- Oops!Something went wrong.Please try again later.
When Bhaskar Menon learned Capitol Records was on the verge of losing Pink Floyd’s next album, he immediately took a flight to the South of France to salvage the relationship. The band’s previous album, “Meddle,” performed poorly in the United States — and the group blamed the record label.
After the band’s performance, the members met with Menon and engaged in an all-night negotiating session until they reached an agreement. Menon, the newly appointed president and chief executive of the record company, documented the agreement on a cocktail napkin and flew back to Los Angeles to notify the legal team.
In 1973, Pink Floyd’s “Dark Side of the Moon” went on to become one of the biggest-selling and most influential albums of the rock era, selling more than 15 million copies in the U.S. alone. This feat also helped elevate the struggling record label’s status back to a heavyweight music industry brand.
“Sometimes companies get it right, sometimes it doesn’t happen,” Rupert Perry, a longtime top official at EMI and Capitol said. “He understood the importance of that particular release of that particular time to Capitol Records.”
Menon, the first Asian asked to oversee one of the world's largest music conglomerates and more or less save Capitol Records, died March 4 at his Beverly Hills home, his wife, Sumitra, confirmed to the New York Times. He was 86.
“Determined to achieve excellence, Bhaskar Menon built EMI into a music powerhouse and one of our most iconic, global institutions,” Lucian Grainge, chairman and chief executive of Universal Music Group, said in a statement. “Music and the world have lost a special one. Our hearts go out to his loved ones.”
A longtime Los Angeles resident, Menon was born in 1934 in Thiruvananthapuram, India. He gained his appreciation for music through his mother, Saraswathi, who often filled their home with Indian ragas. His father, K.R.K. Menon, served as India’s finance minister.
Menon earned his education at St. Stephen’s College in Delhi before earning his master’s degree from Christ Church, Oxford. He got his first break into the global music industry in 1956 with a professor’s help.
The story goes that he was personally hired as a management trainer by Joseph Lockwood, chairman of EMI Music Worldwide, the United Kingdom-based company that owns Capitol Records. Under the music division, Menon learned the ropes working with Beatles producer George Martin. It marked the beginning of his successful, decades-long career.
He climbed the ranks, becoming chief executive of the Gramophone Company of India, an EMI subsidiary, and later managing director of international operations in London and then chairman in 1969. He landed in Los Angeles two years later.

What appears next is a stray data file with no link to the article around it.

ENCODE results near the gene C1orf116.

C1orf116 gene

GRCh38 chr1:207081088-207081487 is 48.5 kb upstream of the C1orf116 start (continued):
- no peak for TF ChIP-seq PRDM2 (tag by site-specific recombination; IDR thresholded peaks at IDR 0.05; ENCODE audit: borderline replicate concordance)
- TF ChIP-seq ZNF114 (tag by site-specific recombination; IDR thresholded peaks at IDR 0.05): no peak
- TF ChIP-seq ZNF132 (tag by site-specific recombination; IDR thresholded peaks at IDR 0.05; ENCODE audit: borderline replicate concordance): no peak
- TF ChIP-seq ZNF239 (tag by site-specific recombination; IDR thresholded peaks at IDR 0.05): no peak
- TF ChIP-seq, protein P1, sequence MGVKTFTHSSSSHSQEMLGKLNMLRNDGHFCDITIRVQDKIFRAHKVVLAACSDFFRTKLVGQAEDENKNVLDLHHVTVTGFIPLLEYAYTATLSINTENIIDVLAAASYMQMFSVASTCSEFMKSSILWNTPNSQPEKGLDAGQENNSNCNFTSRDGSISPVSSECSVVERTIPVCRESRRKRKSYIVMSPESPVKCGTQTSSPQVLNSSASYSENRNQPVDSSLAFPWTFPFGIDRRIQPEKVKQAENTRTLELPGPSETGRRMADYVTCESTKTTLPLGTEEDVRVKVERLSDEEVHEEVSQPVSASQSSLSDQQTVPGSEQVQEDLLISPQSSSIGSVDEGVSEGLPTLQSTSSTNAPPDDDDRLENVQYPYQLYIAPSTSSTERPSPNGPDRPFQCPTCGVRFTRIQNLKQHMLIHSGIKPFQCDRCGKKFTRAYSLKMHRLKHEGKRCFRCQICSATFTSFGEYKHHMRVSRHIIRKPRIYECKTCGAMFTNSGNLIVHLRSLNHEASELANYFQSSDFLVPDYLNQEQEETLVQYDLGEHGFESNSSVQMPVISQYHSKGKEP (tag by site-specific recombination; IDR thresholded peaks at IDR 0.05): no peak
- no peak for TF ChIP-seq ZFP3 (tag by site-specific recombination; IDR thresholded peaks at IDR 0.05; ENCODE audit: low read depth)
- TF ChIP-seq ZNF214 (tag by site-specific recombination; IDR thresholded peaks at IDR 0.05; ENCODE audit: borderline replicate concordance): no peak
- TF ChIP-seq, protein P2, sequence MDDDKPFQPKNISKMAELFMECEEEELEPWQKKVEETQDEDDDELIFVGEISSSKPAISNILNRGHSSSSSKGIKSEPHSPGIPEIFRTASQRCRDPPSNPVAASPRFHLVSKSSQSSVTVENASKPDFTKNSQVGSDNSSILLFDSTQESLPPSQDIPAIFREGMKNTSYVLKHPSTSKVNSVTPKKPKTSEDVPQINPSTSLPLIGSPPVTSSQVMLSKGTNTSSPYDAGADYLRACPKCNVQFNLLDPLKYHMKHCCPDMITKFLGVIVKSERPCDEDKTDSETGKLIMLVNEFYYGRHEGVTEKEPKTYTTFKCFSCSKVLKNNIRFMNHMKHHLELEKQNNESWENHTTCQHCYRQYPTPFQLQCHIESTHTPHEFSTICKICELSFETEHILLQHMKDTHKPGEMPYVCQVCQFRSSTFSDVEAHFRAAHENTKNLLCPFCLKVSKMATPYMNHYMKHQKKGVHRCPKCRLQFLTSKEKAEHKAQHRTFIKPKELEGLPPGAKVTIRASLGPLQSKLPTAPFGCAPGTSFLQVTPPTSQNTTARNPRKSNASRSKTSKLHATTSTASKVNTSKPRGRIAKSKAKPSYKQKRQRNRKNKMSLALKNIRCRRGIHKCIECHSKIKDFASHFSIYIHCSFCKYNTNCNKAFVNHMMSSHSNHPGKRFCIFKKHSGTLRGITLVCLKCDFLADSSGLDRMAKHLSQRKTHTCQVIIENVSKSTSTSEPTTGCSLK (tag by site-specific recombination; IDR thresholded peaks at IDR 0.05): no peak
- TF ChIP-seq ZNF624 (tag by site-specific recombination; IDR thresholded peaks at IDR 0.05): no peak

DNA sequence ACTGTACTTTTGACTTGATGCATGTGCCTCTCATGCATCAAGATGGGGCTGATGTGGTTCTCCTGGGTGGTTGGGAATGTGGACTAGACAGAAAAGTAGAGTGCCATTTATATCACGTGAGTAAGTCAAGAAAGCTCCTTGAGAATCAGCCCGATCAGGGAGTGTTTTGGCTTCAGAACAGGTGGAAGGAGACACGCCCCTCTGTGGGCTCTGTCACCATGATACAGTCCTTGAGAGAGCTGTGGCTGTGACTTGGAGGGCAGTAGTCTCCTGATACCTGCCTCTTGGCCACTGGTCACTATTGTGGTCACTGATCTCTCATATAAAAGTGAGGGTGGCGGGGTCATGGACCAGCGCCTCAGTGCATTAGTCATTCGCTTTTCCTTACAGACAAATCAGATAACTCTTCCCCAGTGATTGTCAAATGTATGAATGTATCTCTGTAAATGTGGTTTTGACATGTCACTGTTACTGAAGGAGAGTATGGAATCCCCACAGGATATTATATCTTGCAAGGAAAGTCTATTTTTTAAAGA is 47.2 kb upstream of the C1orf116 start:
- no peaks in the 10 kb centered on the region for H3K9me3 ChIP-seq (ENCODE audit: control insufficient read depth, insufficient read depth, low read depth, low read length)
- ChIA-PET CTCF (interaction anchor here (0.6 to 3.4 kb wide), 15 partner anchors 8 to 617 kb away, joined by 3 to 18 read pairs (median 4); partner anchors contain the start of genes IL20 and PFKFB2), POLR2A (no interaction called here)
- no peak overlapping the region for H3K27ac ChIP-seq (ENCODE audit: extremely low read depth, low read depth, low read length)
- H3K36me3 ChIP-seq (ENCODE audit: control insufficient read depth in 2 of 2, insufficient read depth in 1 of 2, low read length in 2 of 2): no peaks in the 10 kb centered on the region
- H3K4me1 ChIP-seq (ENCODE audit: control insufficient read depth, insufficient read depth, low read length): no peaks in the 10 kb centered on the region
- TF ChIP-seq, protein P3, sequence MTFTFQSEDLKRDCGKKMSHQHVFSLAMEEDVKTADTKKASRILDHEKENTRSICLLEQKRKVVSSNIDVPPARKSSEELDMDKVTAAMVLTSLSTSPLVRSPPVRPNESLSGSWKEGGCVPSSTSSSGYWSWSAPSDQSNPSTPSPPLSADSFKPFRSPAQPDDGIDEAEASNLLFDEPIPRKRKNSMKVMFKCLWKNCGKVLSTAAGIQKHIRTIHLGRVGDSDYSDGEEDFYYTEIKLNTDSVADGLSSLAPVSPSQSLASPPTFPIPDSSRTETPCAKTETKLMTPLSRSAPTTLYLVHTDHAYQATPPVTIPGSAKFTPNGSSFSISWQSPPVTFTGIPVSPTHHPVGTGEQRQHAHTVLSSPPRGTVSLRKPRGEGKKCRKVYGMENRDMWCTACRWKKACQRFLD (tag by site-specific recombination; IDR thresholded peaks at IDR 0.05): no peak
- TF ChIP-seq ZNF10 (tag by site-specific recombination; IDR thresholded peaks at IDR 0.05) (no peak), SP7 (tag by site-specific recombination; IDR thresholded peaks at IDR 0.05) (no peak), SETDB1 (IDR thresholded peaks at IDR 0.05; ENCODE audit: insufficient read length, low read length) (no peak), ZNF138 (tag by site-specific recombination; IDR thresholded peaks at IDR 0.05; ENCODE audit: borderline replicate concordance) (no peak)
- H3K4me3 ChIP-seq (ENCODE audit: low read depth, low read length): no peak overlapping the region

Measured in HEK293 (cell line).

Meanwhile, at Hollywood Boulevard and Vine Street, Capitol Records was in a state of decline after more than a decade of rapid growth. It had established itself as a powerhouse with acts such as Billie Holiday, Nat King Cole and Les Paul on its roster. But as rock 'n' roll took over the airwaves, Capitol Records failed to adapt. For a while, the Beatles and the Beach Boys helped anchor the record label until the Fab Four formed their own label.
Concerned with the company’s direction, officials tapped Menon to fix the issue — and he was successful.
He ensured contracts were extended for acts such as Grand Funk Railroad. He also was instrumental in Pink Floyd’s career in the U.S. After it failed to publicize "Meddle," he made it the company's priority to launch the band's eighth studio album into stardom.
"The story in America was a disaster, in that we really hadn’t sold records," Pink Floyd drummer Nick Mason said in the 2003 documentary "The Making of the Dark Side of the Moon." "And so, they brought in a man called Bhaskar Menon who was absolutely terrific. He decided he was going to make this work, and make the American company sell. And he did.”
Menon’s temporary move turned into his permanent home. In 1978, he was appointed chairman and chief executive of EMI Music Worldwide. He held that position for 12 years and expanded the company’s roster to include big name acts such as the Rolling Stones, Queen, David Bowie, Iron Maiden, Duran Duran and Tina Turner. NME, Britain's music and culture magazine, dubbed Menon as "The Man Who Really Runs Rock & Roll" in 1978.
In 1990, the International Federation of the Phonographic Industry awarded Menon its Medal of Honor for his services to the worldwide music industry after serving as chairman of the IFPI for years. During his final years, he worked as a strategic advisor and board member for various companies such as NDTV India.
Perry, his colleague of 25 years, described Menon as an “amazing intellect” with an “encyclopedic knowledge of the worldwide record business.”
“He was a very special, unique individual to work for,” he said. “He was very encouraging. Very supportive of whatever it was you were trying to do or achieve. He was also a good listener.”
Menon’s motto for employees was: “Uncompromising excellence in what you do goes without saying. We expect more than that.”
Menon is survived by his wife, Sumitra, sons Siddhartha and Vishnu, and a sister, Vasantha Menon.
This story originally appeared in Los Angeles Times.